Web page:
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shall ever realize its like. The effect is heightened by the contrast which our present situation affords, just as a landscape is

thrown to finer distance” when viewed from the grey atmosphere of some old porch, or rocky recess : a kind of dream-like beauty hangs over it, and we perhaps feel more enjoyment in its contemplation, because it is exempted from all the excitement arising from a participation in the living realities which it recalls to our imagination. How vividly can we remember now that we are seated before our cheerful wood fire,--hissing and cracking, and sending high and wide its quivering tongues of flame, whilst the wind is roaring down the chimney, and the rain dashing against the windows,—the rambles we have enjoyed at this season, and the heart-felt gratitude with which we have repaired homewards when the day was closing in with mist, and cold, and clouds; and loud bursts of wind were heard at intervals in the dark horizon, as if Autumn, no longer welcome, were bending sails for her departure, ready to leap over the riotous deep, and hang her glittering draperies over some far-off forest, that was even then shivering beneath her dewy breath!

We are no worshippers of nature; nor could we ever find in all the glory which she spreads around us, the solace for which the whole human race will groan and travail till our adoption into the household of our heavenly Father, and the absorption of all our feelings and wishes in the holy contemplations of that day when his servants shall indeed “serve Him, and they shall see His face, and His name shall be written upon their foreheads." But we cannot look upon the handiworks of God without a feeling of deep devotion towards their framer, or pass them by without •reading some lessons for our own profit, in the silent testimony which they offer to His majesty who spread them around us, and the exercise which they afford to our own powers and perceptions, limited indeed, but insatiable until brought to those fountains of living waters, of which all who drink shall thirst no more

We would not be supposed to say that nature without an annotator can be read aright; for all history and all experience are directly at variance with this conclusion, “ The world by wisdom knew not God,” nor ever could have known him “ savingly and to profit,” unless he had superadded the testimony of Revelation. But to those who have tasted of the grace disVOL. IX. 3rd SERIES.

I i

for ever.

closed in the sacred oracles, and have cleansed by tears of godly sorrow their mental vision; to those who can carry out and apply the scripture of creation according to the counsel of that word which giveth light, and can see in every thing around them analogies and principles tending to inspire them with greater love to the treasury of God's word,—the “ things that are seen," are fraught with much instruction, and will yield an exuberance of delight.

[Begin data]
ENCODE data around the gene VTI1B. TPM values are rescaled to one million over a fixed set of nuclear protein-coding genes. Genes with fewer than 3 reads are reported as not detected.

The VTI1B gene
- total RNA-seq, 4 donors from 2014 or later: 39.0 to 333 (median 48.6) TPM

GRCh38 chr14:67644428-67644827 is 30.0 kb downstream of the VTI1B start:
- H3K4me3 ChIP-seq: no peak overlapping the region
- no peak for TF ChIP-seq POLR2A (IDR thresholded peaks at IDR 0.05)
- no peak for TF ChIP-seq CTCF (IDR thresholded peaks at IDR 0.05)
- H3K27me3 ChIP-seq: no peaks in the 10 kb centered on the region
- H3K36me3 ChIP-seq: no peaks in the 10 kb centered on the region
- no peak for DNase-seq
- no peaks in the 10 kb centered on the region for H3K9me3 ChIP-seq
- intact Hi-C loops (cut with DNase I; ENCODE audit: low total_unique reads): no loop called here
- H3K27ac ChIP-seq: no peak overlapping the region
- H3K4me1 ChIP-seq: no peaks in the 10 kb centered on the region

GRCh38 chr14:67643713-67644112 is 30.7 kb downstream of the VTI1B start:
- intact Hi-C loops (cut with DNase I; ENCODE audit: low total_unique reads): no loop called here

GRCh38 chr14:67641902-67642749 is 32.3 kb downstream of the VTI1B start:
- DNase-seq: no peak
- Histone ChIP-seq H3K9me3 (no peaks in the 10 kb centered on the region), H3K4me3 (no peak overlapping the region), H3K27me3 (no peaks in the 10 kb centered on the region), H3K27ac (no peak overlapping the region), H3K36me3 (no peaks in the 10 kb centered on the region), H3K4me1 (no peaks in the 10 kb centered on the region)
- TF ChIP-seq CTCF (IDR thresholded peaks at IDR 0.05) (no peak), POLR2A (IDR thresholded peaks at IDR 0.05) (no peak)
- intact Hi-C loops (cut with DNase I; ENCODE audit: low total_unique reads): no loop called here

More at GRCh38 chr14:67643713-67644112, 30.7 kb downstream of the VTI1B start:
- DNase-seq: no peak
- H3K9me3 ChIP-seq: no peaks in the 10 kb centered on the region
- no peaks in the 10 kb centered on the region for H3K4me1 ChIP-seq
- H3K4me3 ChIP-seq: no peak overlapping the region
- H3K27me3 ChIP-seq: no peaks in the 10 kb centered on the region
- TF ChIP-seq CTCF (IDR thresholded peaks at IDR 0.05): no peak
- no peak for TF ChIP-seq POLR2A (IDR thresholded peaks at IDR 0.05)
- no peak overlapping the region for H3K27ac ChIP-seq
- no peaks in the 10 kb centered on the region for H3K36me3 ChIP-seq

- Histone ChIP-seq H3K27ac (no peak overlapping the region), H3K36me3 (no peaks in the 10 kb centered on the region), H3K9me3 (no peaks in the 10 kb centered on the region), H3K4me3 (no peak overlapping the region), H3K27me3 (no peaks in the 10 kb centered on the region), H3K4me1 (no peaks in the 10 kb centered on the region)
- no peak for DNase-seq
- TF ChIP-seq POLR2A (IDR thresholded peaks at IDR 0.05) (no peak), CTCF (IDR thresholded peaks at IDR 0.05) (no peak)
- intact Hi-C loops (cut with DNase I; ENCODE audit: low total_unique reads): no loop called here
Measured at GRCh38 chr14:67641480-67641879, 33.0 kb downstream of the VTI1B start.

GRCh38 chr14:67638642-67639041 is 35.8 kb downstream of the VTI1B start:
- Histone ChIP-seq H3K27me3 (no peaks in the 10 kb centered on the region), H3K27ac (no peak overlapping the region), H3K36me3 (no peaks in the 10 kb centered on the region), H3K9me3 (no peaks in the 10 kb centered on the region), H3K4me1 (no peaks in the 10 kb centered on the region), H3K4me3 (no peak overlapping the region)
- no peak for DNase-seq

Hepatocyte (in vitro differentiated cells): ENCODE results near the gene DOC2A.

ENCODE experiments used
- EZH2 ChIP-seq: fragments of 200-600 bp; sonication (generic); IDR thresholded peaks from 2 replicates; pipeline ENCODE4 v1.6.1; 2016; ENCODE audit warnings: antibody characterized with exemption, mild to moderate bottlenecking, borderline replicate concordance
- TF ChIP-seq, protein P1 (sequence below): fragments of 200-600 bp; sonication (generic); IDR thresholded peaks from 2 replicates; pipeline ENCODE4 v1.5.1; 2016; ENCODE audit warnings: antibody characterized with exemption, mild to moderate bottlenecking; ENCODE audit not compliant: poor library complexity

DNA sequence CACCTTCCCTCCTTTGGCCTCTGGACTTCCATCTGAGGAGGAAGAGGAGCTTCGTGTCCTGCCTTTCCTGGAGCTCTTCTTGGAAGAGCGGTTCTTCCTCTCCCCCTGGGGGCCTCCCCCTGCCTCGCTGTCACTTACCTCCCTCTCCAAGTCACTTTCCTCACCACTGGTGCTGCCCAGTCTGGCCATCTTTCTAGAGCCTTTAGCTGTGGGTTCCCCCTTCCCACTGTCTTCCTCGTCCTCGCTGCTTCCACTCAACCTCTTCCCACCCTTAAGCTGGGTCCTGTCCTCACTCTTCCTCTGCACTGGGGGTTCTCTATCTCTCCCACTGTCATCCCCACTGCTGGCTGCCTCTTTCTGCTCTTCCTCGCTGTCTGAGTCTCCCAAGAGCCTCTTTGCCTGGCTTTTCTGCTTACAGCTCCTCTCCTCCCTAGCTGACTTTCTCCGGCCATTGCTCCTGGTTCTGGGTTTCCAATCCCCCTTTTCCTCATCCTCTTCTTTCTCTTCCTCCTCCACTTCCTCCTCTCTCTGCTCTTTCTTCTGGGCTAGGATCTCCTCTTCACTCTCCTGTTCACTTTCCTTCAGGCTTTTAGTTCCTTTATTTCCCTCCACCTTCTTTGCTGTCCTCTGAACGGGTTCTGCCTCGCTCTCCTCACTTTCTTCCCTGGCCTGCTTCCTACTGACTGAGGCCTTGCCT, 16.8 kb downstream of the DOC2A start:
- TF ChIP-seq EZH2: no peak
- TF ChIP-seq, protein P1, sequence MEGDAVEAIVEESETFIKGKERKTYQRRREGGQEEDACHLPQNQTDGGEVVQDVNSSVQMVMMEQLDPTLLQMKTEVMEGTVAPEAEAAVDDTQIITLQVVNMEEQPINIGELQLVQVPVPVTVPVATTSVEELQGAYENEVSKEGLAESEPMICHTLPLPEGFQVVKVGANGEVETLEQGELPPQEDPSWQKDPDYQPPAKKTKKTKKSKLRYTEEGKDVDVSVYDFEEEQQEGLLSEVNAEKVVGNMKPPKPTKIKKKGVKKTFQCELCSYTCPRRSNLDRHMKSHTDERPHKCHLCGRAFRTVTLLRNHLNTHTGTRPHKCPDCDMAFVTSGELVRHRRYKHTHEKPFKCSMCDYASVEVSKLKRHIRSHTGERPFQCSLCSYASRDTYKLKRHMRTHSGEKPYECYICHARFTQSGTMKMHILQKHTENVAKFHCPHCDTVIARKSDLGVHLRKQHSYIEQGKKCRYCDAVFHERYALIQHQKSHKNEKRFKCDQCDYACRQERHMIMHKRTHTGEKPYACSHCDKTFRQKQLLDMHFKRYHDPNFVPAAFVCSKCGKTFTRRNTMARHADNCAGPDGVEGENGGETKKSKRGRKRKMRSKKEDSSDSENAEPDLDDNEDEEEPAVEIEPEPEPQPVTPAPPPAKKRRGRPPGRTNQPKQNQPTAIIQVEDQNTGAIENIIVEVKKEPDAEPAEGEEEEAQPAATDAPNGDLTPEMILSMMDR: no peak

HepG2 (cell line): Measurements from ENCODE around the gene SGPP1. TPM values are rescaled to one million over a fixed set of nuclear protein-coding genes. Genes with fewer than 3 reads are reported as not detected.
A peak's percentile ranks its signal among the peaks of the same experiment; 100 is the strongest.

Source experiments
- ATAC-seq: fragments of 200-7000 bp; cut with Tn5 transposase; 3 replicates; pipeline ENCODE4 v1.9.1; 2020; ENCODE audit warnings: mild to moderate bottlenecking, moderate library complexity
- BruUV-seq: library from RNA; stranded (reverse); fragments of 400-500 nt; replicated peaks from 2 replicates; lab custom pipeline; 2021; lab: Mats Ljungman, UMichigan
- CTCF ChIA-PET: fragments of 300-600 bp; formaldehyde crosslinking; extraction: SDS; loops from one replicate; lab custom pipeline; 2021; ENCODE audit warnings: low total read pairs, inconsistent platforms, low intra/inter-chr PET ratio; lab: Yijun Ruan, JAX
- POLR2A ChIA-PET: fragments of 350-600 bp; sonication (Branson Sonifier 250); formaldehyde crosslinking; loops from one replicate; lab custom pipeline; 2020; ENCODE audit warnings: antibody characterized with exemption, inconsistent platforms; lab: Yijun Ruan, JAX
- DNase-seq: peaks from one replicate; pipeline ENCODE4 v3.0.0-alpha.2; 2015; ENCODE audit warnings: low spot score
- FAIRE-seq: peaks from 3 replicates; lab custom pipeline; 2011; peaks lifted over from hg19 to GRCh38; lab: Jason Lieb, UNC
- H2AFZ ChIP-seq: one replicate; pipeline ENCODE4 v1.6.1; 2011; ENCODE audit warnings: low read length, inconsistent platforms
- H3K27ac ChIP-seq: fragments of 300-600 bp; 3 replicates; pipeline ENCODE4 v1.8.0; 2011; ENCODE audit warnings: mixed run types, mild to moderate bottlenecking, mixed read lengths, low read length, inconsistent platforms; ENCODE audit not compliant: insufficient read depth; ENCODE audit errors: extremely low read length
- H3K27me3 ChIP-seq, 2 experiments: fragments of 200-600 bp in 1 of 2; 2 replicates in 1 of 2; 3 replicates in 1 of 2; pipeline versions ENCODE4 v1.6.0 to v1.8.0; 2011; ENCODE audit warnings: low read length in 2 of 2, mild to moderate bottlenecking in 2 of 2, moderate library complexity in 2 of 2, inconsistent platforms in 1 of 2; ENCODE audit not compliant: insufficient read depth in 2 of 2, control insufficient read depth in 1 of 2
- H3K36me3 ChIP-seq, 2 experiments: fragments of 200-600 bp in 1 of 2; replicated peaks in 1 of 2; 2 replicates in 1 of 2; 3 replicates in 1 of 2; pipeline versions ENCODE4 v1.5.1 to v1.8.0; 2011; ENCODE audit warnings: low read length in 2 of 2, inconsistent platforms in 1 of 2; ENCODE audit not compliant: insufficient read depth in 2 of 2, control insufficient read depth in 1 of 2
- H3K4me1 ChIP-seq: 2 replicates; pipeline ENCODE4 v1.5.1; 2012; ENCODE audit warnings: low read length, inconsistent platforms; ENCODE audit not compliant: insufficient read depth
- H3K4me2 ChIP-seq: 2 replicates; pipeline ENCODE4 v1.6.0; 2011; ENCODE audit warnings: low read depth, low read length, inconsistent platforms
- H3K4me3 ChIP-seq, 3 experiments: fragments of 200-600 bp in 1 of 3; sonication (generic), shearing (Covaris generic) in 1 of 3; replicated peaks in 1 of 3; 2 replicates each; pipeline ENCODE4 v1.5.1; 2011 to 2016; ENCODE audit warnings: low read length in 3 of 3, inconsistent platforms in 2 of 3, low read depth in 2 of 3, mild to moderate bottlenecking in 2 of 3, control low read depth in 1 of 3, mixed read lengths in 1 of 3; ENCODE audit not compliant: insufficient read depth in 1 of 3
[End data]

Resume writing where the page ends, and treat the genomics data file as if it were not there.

It would be well, then, if our young readers would carry with them in their wanderings, the knowledge which they have laid up in the school-room or the study. Books are but comments upon things, and nearly all the pleasure to be derived from them will be lost, if we detach them from their proper connexion with the visible realities about us. The great object of all our attainments is a preparation for that higher state when we shall no longer see through a glass darkly, or know in part only—an earnest, and untiring pursuit of the mark set before us in the gospel. In all singleness and simplicity of heart we should place this one great end before us; and though in investigating it we may allow ourselves a range as extensive as that embraced by the whole word and works of God, every thing should be brought to bear on this mystery of godliness; and the Saviour of our souls, the founder of the “common salvation” proffered in the gospel, be ever set before us.

But a proper regard to this absorbing object is so far from being at variance with the study of nature, that we find the same Divine Spirit who enjoins the one, bearing testimony to the excellency of the other. And we should not have digressed at such length from the proper subject of this paper, were we not anxious to meet the perverse spirit of many who are loud in praise of what is undeservedly called “Natural Theology;” by shewing rather what creation cannot teach, than what it can. To bring back, therefore, our thoughts into the proper channel, may we ask our young readers to accompany us in spirit, in our wanderings during the months that have just left us; and to share our further meditations on “ the decline of the year.” .

Perhaps they will dispense with any account of our excursion down the river, with its green and golden shores, and the long dazzling lines of pearly light stretching across its ample bosom;

and walk with us over this black beach of shingle, whilst the gibbering wind is darkening its shallow pools, and the sun is going down behind the crowd of fishing boats lying high and dry in the distance. The "old dim dusky sea-port town” beyond it has few charms for them; but with the morning light they will be glad to join us in the woods and fields, and participate in our studies there.